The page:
The Department of Education officially unveiled their reopening plan for Nunavut schools, during a press conference on July 24. Schools in the territory have been closed since March 17, 2020 due to the Covid-19 pandemic. All schools are scheduled to reopen for the 2020-21 school year, unless otherwise directed by Dr. Michael Patterson, Nunavut’s chief public health officer.
The plan named 2020-21 Opening Plan for Nunavut Schools: Health and Safety outlines four stages describing how school operations will be impacted depending on the Covid-19 situation. Minister of Education David Joanasie said the plan was developed in collaboration with Dr. Patterson and Nunavut education partners.
Stage One: No Covid
Stage one addresses a scenario where there are no probable or confirmed cases of Covid-19 in the community or other communities in the region. In this case, all schools will open to all students for five days per week. All educational instruction will take place at schools.
As of July 24, with no cases of Covid-19 in Nunavut communities, all communities are at stage one.
Stage Two: Risk of Covid-19 transmission
In stage two, there are no active cases of Covid-19 in the community. However, the community is at risk of Covid-19 transmission. Through contact tracing, one or more individual has been identified to have potential exposure to the virus. In this situation, elementary schools will continue to be open full-time for five days per week.
The risk of severe complications or infections from coronavirus become worse with age, said Patterson. Since younger children are at less risk of infection and complications, “it doesn’t make sense to cut them off from school and socialization,” said the chief public health officer.
“Whereas for the older children, it would be easier for them to cope with reduced or altered learning schedules, and they’re also at greater risk of complications,” Patterson explained.
Middle and high schools will only be open part-time. This means learning will take place two to three days per week with staggered schedules and allow 40 to 60 per cent of students in school at one time. The students will also have learning packages in addition to in-school learning.
Unlike in spring, all learning packages will be evaluated, assured Joanasie, during the July 24 press conference.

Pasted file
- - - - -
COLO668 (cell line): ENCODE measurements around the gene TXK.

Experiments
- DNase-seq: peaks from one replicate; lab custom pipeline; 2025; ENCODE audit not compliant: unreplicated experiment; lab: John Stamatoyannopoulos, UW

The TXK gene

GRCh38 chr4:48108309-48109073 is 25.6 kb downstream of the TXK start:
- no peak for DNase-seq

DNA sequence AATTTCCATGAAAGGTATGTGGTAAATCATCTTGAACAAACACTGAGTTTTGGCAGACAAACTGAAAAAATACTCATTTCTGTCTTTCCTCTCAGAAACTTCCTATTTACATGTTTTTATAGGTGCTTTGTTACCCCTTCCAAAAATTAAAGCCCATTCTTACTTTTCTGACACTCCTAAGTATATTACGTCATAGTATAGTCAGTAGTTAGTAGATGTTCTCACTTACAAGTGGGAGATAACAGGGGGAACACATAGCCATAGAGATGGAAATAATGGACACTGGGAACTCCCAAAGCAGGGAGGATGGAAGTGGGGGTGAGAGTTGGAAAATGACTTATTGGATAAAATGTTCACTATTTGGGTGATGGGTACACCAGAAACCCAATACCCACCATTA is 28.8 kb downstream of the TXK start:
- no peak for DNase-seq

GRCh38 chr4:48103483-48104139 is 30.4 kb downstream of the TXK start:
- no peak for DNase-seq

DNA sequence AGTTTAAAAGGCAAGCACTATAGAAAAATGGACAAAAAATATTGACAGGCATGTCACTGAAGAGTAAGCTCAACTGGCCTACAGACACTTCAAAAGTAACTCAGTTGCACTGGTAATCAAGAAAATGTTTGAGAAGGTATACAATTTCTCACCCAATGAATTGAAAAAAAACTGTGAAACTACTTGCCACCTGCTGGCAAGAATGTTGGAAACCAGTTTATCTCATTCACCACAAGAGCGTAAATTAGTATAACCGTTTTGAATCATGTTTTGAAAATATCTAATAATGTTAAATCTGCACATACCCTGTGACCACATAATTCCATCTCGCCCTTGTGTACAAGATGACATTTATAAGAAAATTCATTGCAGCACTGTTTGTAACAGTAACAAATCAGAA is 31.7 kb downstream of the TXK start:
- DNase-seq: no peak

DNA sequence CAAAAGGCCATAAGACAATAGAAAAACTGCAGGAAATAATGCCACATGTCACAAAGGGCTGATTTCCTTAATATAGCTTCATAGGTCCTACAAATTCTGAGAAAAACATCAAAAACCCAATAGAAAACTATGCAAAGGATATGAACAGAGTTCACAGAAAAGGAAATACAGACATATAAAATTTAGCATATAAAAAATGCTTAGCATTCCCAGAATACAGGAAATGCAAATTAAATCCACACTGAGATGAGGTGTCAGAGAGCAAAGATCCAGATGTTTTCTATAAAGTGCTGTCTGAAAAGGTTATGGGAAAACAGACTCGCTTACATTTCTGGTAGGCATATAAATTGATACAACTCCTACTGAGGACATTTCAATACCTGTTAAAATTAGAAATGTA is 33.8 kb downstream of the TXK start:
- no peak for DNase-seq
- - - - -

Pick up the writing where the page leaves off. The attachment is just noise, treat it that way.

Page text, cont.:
Stage Three: Recovery from Covid-19
During this stage, the community is recovering from one or more Covid-19 cases and there is no evidence of further transmission of the virus within the community. All schools will be open part-time. Elementary students will attend school for three days per week, while middle and high school students will attend twice per week. All schools will implement staggered schedules with a blend of in-school and remote learning. The ratio of students permitted in school at one time will be 60 per cent for elementary schools and 40 per cent occupancy for higher level schools.
Stage Four: Covid-19 is present
At this final stage, Covid-19 is active within the community. All in-school and land-based learning environments will be closed. However, all educational instruction will be conducted remotely.
“Students will continue to learn and teachers will continue to teach no matter what stage a community is in,” said Joanasie.
In reference to plans for continuing school breakfast programs, the minister said, “As far as I’m concerned, all schools would be closed when there’s Covid-19 in the community and that would include the school food program.”
Patterson added that work still has to be done around how breakfast programs will be handled if schools are closed due to Covid-19.
Teacher recruitment amid Covid-19
“Last time this year, there were 74 educator positions vacant,” said the minister.
“It does not appear that Covid-19 has had an impact on educator recruitment this year,” he said. Joanasie shared that approximately 30 educator positions are presently vacant throughout the territory. He added this situation can “very easily change” since recruitment is ongoing and schools are reopening.